Rain!! Been coming down all night.

I sprang up early and made a coffee. Seemed pretty clear I wouldn’t be going anywhere in a hurry so went back to my sleeping bag. I’ve still some food for a few days remaining so no rush. I was intending some days rest once I reach civilisation in any case. I can handle having that dose of relaxation early.

No problem about sitting around in a hut for a while. A day off has helped but my body would appreciate a second. I would have moved on but half a dozen crossings of Seymour Stream presented themselves, and it has a reasonable catchment so I needed to give it a few hours to go down once the rain stopped.

Less likely to have company, unless another rafting party decides to stop by here to dry out. The addition of 12 extra bodies would inject some activity into my tranquillity.

Little reading material around. The hut book has 22 entries since I was here almost exactly a year ago. January 10 actually, of which six are from trampers. Most have been rafters or hunters. Most interesting is 40 outdoor education students who don’t mention their mode of transport, presumably rafting.

Is also an issue of New Zealand Pig Hunter magazine that is a horrifying read for a semi-vegetarian tree hugger such as myself. The pictures show numerous dead pigs with their mouths agape, showing the rippers.

Most of the stories are just a combination of the words boar, various dogs names, matagouri, wrapt, usually spelled incorrectly, and “she stuck it”.

One of the various stories tells of a 10-year-old’s first pig kill. Dad demonstrated how with a knife. Good that dad spends quality time with the kids.

One funny story, not so funny for the protagonist, was of a guy going to pick up his daughter from the rural school bus and noticed recent rooting in a paddock. He went home for his dogs and rifle. Then noticed he forgot his ammunition. 10 minutes later the dogs bailed up a pig, and his daughter used a knife to kill it, while still in school uniform, because he was too slow up the hill.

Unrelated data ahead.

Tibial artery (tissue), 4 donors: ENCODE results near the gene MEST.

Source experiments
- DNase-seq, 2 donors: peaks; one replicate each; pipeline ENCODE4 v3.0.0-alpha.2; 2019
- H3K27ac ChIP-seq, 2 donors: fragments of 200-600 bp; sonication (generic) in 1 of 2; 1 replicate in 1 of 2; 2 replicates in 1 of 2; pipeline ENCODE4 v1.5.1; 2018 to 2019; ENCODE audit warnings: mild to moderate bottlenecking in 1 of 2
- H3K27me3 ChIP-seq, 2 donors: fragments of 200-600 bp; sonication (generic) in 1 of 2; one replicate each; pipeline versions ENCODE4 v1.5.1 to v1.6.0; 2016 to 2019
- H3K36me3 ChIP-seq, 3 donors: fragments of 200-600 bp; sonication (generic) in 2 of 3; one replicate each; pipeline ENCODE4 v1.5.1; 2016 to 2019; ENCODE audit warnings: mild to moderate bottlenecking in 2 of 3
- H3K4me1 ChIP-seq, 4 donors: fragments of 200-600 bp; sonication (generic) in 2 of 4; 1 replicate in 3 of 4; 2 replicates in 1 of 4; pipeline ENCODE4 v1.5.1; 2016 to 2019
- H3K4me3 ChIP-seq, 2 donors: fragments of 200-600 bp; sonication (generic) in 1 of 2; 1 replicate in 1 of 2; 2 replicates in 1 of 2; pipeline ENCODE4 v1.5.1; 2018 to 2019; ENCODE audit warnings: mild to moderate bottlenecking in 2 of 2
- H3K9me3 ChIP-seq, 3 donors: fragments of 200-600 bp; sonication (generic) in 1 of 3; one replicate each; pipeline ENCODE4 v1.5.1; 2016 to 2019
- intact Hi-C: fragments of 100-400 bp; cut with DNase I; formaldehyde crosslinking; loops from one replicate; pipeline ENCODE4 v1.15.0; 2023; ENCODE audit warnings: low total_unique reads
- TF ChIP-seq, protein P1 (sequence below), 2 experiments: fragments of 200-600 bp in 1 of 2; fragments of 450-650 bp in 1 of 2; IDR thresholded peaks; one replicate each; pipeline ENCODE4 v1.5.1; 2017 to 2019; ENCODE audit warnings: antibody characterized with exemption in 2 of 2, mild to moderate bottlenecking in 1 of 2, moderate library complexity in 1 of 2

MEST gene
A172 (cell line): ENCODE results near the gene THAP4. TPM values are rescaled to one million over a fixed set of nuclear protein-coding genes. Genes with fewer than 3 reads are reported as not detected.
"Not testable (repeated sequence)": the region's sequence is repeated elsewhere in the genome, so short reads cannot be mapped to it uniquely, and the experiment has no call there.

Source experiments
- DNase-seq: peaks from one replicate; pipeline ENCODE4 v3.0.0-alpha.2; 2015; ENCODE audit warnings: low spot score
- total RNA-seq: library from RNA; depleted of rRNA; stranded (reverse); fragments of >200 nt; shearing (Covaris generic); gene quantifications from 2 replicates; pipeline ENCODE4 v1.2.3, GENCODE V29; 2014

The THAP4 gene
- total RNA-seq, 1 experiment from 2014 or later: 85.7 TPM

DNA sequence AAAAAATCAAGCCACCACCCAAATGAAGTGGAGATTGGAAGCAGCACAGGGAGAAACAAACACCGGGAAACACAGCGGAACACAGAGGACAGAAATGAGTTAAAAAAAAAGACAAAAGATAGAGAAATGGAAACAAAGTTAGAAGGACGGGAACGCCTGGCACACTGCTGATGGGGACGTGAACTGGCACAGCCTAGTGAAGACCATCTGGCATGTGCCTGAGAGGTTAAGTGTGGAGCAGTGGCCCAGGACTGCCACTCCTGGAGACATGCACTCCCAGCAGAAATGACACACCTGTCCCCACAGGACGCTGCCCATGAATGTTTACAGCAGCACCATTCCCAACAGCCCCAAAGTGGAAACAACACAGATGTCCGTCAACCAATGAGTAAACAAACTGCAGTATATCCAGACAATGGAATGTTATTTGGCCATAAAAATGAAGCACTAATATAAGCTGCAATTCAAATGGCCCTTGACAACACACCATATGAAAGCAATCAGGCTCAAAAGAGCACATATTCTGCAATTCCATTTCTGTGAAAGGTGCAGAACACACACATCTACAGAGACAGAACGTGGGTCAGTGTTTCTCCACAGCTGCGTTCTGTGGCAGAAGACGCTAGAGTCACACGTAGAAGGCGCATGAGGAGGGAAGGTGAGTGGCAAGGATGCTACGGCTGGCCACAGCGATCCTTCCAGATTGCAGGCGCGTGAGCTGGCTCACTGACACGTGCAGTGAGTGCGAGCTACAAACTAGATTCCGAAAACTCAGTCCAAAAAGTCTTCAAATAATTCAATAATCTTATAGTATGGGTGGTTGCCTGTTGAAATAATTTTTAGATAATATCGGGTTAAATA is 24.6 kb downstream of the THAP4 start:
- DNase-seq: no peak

The rain is more sporadic mid-morning. I have until 2 pm to make any decision about moving on to Forbes Hut.

In the end, I decided to move. The stream had a few hours of no rain to allow it to go down, and while the crossings were above knee height and fairly vigorous, they were not excessively difficult. The hard part was the ankle-deep sludge on either side tended to be like a suction cup on the bottom of my boots. There were about 15 crossings required.

Not much rain on the way but it sure was blowing.

The weather report is for the situation to clear up by lunchtime tomorrow. Still, plenty of food left. I scoffed a double portion of nuts, two cups of soup, and a double ration of de-hy flavouring with my standard rice.

Hoping for an uncharacteristic early start tomorrow, and hitching to Kaikoura, which has a big supermarket for resupply, or Hanmer via the Inland Highway.

+++++horizontal rule+++++

A guide to the night’s accommodation: Warden Hut

Warden Hut is very close to the road into the Muzzle leasehold. | Warden Hut, Seymour Stream
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